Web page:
The middle notes contain cedar wood blended with floral lavender tones, and slightly powdered violet.
"In the base notes, we wanted a strong and memorable signature, full of contrasts,” explain the two noses. “On one side some dense and vibrant woods with a duo of Vetiver and patchouli wood, and on the other, the enveloping depth of musk and velvety black vanilla.”
Left - Montblanc Legend Night 100ml - EDP - £67
TheChicGeek says, “The first Legend arrived in 2011, and has proved to be a commercial success. This is the third in the series after Legend Spirit.
It starts off fairly standardly and unmemorable, but then warms into a soft, vanilla wood with a background of violet. There’s nothing especially distinctive here and it doesn’t feel particularly ‘night’. Maybe not heavy enough?
I think Mont Blanc as a brand could go for a more upmarket feel and better quality ingredients with their fragrances. There’s a disconnect between a £500 pen and a £67 fragrance available from The Perfume Shop and, I think, as consumers become more used to nicher, quality fragrances, the people running these brands should take note and aim to copy or emulate the finish and feeling or get left behind. I do like the ombré bottle, it has that 80s ‘Fahrenheit’ feel, but I’d probably stick to the original Legend."
Montblanc Legend Night will be available exclusively at The Perfume Shop from 12th March 2018. Nationwide from 3rd April 2018.
The first fragrance for men from Nejma, Koeptys - from the latin coeptis, meaning project or endeavour - is a collaboration between the brand, master perfumer, Alice Lavenat, and French rap phenomenon, Booba - no, me neither!
Booba is the most downloaded music artist in French history and is said to have been closely involved with the whole creative process.
Left - Koeptys - 100ml EDP - £130. Exclusive to Selfridges
Koeptys opens with notes of incense, cinnamon and pepper before revealing a floral woody heart. Pure vanilla and patchouli inject power and sensuality to the base of this highly aromatic and addictive scent.
The alternating upper and lower case letters highlight the word ‘key’ and are a reference to the street culture that has been a major influence on Booba’s life and music.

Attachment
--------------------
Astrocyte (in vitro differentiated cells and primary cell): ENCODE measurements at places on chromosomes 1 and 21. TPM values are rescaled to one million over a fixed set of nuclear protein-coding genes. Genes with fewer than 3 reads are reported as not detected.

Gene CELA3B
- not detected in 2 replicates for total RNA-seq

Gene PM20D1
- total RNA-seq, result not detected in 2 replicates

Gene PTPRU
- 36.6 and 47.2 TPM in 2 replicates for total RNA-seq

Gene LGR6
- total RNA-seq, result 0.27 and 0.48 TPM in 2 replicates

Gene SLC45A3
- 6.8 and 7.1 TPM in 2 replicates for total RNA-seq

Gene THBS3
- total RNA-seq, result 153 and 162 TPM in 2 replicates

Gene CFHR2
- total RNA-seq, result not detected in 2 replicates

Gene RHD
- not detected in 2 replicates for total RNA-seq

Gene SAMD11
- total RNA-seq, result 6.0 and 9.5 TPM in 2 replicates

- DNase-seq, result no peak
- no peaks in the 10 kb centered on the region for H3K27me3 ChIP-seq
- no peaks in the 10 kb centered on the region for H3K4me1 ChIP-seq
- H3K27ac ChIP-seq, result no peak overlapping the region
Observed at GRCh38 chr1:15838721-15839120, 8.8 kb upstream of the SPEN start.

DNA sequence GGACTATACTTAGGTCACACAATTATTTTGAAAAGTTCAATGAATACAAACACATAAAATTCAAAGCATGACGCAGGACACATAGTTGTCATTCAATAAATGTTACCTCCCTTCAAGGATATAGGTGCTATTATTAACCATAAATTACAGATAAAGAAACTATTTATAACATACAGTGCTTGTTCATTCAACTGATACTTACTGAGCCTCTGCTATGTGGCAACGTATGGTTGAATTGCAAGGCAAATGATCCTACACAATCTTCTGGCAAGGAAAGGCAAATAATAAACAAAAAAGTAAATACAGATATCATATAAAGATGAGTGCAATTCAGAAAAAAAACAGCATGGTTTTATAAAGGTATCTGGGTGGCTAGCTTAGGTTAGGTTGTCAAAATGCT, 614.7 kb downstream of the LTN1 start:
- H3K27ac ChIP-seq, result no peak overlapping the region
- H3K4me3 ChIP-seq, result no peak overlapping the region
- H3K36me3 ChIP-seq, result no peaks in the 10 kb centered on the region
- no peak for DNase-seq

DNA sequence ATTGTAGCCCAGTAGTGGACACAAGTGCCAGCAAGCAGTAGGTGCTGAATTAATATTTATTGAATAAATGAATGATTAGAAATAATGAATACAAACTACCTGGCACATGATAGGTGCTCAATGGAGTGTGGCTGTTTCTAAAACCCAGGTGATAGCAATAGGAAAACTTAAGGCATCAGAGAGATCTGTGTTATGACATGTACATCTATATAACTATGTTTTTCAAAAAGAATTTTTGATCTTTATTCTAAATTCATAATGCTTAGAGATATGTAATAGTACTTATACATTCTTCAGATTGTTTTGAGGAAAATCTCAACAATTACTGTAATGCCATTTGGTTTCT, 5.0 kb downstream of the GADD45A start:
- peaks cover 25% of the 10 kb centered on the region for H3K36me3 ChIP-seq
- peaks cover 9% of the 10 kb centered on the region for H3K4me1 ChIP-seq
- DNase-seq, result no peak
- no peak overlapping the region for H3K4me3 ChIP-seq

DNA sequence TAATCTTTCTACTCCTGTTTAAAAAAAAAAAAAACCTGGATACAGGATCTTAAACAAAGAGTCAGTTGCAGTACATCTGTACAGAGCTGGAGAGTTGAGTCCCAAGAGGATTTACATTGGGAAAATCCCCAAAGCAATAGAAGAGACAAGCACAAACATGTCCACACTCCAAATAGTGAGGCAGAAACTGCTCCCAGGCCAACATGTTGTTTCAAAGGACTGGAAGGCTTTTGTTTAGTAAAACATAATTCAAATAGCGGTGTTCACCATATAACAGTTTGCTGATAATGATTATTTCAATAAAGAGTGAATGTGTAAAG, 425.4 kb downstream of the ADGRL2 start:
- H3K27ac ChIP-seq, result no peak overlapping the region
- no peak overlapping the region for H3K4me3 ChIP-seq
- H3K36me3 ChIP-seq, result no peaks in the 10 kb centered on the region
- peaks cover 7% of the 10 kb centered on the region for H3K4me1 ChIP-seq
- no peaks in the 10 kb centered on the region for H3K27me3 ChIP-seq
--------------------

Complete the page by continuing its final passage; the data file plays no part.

TheChicGeek says, “When I first saw this I wanted to try it. I know nothing about Booba, but the name and font was giving me Egyptian hieroglyphic vibes and I was intrigued.
Nejma is known for centring their fragrances around oud, but it definitely doesn’t feature here. What starts off as something wet and metallic, and what you think could be the same predictable men’s scent, quickly whooshes into something more floral and much more interesting. It has a big feminine slant with the base of vanilla, but isn’t sickly and doesn’t dominate.
The woody floral centre dominates and is warm yet green and this fragrance is definitely something that twists and turns depending on whether it is on your skin, clothes and your mood.”
Right - French Rap Star, Booba, with whom the fragrance is a collaboration
The classic touch of lavender is altered by noble iris, that master perfumers Nathalie Lorson and Olivier Cresp placed at the heart of the fragrance. Combined with smooth, sweet pear and in a subtle nod to the original 1975 release, a patchouli-leather accord structures this new woody floral fougère fragrance.
Left - Gentleman Givenchy - 100ml - £66
TheChicGeek says, “Off we went to Paris for the launch of this and even after two days it still wasn’t sinking in exactly which way around gentleman and Givenchy were arranged. The new fragrance is called Gentleman Givenchy and not Givenchy Gentleman - do you see what they did there? - which is the original 1975 fragrance and, to many, a classic.
Right - Face - Aaron Taylor-Johnson representing the "Gentle Man"
The new version is getting a lot things right: the face Aaron Taylor-Johnson is a good choice. He looks great in the ad. and the commercial, shot by his artist wife, it sees him dancing and looking hot. The bottle is the classic Givenchy shape and the idea of a “Gentle Man” is modern and reflects the change in masculinity over the 40 years since the original.
The main problem I have is, the fragrance smells like everything else. I’m not getting the original here and it’s certainly not memorable. Again, another fragrance not to dislike, but nothing to get excited about either.
With Givenchy’s pedigree they should have reintroduced the original with all its seventies-ness to a new generation and re-owned one of the great male fragrances. Givenchy is a storied brand and they have a respected history, they just don’t use it enough.
They have a new designer, Clare Weight Keller, and it will be interesting if she has any input into the beauty side of the business which has been neglected under the former Creative Director, Riccardo Tisci.”
Left - TheChicGeek giving good "Gentleman" on the red carpet in Paris
Below - TheChicGeek getting his Gentleman Givenchy on in the Eurostar lounge on the way home from Paris